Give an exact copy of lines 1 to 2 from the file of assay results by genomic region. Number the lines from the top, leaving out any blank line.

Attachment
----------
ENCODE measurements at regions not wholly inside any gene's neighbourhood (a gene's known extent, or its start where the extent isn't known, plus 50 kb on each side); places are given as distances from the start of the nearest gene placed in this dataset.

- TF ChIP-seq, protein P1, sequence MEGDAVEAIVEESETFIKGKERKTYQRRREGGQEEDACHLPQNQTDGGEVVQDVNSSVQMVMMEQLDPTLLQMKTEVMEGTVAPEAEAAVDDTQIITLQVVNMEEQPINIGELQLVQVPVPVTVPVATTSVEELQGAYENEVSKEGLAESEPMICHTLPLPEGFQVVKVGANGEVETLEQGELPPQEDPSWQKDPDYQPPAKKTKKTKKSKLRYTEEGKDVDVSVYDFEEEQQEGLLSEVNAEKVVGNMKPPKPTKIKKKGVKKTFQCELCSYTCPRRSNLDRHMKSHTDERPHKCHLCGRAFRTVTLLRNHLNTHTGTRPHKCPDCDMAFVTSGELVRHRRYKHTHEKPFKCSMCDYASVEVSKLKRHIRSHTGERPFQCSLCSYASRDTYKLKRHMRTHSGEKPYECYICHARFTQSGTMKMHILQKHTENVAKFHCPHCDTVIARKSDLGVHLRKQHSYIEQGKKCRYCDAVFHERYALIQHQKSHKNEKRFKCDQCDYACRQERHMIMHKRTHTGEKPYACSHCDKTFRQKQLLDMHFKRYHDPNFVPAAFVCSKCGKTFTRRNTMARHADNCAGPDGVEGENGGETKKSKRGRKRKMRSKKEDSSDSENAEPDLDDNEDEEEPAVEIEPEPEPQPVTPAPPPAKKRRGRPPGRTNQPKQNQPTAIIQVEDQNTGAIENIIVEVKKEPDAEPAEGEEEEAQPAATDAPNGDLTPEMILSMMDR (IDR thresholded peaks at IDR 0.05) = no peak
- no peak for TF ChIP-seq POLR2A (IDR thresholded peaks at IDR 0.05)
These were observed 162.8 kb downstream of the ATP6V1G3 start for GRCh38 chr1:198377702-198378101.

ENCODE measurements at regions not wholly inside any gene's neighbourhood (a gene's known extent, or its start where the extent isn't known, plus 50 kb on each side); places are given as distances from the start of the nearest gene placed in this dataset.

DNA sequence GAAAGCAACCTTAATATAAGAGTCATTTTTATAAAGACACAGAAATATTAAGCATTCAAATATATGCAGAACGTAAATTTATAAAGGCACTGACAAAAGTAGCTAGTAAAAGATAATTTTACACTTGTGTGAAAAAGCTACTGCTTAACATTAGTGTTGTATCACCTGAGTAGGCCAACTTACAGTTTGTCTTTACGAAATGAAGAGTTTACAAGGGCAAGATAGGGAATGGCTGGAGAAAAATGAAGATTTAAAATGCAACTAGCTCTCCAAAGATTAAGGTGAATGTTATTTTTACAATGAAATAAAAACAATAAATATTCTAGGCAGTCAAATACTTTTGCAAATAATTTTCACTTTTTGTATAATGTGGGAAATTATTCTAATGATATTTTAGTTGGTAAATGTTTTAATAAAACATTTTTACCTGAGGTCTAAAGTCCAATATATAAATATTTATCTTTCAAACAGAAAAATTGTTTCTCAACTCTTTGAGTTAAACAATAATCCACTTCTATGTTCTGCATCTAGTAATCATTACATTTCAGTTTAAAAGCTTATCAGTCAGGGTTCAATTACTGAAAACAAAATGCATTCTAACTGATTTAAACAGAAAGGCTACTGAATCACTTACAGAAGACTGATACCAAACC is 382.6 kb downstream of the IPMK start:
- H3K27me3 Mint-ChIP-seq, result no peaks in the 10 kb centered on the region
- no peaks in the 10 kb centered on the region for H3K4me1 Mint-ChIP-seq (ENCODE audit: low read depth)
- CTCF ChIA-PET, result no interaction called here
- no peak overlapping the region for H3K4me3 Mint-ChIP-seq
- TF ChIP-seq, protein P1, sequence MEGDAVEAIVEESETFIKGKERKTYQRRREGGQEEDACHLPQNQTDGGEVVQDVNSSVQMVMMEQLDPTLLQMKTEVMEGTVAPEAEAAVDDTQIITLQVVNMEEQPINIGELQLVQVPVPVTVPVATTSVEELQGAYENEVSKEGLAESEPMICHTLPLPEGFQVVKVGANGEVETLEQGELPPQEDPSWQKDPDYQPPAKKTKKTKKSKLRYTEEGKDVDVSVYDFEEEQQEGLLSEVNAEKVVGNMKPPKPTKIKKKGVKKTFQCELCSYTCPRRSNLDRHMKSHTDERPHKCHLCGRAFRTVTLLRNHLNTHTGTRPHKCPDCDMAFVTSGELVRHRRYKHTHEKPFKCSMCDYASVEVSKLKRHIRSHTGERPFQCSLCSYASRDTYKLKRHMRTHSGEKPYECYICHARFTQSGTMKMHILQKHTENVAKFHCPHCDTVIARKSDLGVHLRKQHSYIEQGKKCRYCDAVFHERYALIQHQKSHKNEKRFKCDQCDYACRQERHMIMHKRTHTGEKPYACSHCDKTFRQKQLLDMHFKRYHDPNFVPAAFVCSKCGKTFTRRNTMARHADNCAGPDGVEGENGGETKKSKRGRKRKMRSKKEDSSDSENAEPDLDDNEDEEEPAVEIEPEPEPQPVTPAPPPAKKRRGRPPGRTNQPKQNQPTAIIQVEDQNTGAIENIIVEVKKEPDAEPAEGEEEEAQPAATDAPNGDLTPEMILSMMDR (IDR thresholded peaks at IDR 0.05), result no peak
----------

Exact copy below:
ENCODE measurements at regions not wholly inside any gene's neighbourhood (a gene's known extent, or its start where the extent isn't known, plus 50 kb on each side); places are given as distances from the start of the nearest gene placed in this dataset.

- TF ChIP-seq, protein P1, sequence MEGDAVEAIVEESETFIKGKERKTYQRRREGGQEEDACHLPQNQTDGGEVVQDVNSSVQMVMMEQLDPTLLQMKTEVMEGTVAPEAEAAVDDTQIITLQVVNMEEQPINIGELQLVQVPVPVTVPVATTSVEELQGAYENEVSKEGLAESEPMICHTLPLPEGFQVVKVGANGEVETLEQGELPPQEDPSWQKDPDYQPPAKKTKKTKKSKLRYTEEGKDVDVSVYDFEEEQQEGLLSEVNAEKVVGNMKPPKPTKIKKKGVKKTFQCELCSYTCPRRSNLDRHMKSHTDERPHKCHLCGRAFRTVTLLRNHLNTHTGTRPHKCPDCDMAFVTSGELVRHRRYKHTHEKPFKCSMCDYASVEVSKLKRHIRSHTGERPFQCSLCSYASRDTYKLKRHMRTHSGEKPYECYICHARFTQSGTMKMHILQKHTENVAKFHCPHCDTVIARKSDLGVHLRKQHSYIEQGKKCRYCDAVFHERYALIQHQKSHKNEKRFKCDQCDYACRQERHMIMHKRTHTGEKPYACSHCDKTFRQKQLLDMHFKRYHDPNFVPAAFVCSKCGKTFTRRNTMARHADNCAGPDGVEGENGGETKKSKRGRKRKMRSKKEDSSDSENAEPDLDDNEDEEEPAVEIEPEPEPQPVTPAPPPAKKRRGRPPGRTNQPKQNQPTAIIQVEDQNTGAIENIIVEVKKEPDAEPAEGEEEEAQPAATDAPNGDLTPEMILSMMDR (IDR thresholded peaks at IDR 0.05) = no peak